Hepatocyte growth factor in neovascular age related macular degeneration: In vitro study of its effects on choroidal endothelial cells

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Intraocular angiogenesis is associated with a number of common blinding conditions including neovascular age-related macular degeneration (nAMD). The growth factor vascular endothelial growth factor (VEGF) is reported as being central in driving choroidal neovascularisation in nAMD. Many clinical nAMD therapies target VEGF with anti-VEGF drugs such as ranibizumab, bevacizumab and Aflibercept. These however have limited efficacy and require repeated, prolonged treatment. Other cytokines are known to be involved in nAMD including hepatocyte growth factor (HGF) which has been shown to have a role in the early stages of nAMD. Our aim was to elucidate the effect of HGF and its cooperation with VEGF on human choroidal endothelial cells (CEC).


The expression of HGF and related molecules in CEC was investigated using western blotting and flow cytometry. In vitro assays for proliferation, tubule formation and transendothelial permeability were used to assess the role of HGF in nAMD.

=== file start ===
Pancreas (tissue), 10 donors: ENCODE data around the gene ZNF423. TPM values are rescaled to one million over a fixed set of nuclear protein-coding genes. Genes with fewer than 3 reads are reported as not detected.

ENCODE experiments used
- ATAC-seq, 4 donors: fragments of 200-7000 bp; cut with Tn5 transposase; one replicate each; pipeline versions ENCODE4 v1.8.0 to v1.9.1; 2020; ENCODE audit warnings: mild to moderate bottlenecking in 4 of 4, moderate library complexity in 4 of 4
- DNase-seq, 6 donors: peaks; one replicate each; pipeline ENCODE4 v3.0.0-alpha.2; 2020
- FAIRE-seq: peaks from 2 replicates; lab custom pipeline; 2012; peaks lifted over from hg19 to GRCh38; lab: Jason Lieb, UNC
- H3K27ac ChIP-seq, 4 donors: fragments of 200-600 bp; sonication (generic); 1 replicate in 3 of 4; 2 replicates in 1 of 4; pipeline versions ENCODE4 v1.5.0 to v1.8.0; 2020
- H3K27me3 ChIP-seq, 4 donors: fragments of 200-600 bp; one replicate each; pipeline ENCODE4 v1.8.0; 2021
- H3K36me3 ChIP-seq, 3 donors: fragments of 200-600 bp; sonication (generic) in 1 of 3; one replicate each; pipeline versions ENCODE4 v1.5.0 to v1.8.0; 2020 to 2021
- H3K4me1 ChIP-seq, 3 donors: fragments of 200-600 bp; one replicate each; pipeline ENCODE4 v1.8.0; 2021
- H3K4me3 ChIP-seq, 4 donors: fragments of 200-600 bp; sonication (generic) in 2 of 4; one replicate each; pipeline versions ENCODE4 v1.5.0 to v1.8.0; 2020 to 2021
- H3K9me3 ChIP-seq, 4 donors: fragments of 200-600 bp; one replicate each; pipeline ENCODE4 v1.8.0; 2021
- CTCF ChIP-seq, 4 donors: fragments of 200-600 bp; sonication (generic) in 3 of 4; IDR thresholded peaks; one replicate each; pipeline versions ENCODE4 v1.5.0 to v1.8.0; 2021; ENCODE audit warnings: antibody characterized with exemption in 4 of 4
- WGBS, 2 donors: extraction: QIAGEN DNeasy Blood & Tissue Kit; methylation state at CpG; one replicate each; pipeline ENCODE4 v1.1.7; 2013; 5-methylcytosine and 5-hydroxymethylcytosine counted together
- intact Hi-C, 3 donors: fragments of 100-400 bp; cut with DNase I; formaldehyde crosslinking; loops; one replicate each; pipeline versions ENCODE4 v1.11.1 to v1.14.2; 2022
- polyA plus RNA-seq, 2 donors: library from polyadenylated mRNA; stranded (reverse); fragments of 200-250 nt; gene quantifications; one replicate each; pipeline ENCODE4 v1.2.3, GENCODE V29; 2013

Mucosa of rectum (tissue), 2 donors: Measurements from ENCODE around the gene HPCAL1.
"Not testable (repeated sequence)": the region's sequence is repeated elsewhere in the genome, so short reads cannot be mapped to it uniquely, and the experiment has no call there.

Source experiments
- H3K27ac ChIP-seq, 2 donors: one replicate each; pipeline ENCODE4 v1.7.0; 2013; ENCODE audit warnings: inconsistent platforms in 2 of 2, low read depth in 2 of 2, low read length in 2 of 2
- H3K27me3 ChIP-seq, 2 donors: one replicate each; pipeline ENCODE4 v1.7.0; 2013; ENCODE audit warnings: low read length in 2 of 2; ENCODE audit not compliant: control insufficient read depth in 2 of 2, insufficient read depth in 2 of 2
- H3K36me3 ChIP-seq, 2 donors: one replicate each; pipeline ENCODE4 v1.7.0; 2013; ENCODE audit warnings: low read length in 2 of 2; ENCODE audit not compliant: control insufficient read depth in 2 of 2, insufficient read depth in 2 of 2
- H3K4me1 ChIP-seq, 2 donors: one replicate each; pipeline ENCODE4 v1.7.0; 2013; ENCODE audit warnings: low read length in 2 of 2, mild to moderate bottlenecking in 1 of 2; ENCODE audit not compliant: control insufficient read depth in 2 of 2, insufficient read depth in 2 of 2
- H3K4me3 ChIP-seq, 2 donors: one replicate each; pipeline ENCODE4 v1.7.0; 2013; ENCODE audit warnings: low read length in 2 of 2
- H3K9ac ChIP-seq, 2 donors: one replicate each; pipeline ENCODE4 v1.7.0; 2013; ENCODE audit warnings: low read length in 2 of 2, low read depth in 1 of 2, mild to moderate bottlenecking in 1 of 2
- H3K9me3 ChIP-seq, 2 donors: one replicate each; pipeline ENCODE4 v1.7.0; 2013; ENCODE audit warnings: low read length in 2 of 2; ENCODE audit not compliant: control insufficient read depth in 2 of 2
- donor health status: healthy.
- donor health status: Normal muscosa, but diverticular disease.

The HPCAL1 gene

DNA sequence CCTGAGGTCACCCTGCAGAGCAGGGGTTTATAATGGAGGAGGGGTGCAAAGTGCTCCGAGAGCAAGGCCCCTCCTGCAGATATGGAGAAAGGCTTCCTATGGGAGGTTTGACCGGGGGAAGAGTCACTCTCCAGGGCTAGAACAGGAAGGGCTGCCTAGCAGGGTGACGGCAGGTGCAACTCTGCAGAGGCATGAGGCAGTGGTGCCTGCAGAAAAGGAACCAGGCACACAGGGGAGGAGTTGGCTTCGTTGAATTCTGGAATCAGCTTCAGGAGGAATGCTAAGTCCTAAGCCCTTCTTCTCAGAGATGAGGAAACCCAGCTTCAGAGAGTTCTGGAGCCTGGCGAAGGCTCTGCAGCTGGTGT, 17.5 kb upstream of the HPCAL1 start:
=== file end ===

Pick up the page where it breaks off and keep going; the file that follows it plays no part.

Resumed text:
Expression of HGF, VEGF and their receptors c-met and VEGFR2 and co-receptor CD44v6 was found in primary human CEC. Stimulation with HGF increased CEC proliferation and tube formation but did not increase permeability, the increased proliferation was additive with VEGF.


This study provides insight into the interactions or cross-talk in CEC signalling and indicates that a more efficient approach to regulate intraocular angiogenesis would aim to simultaneously block the actions of multiple growth factors, or the common downstream site in the angiogenesis pathway and this may provide a more sustained treatment response in order to enhance treatment protocols in nAMD.


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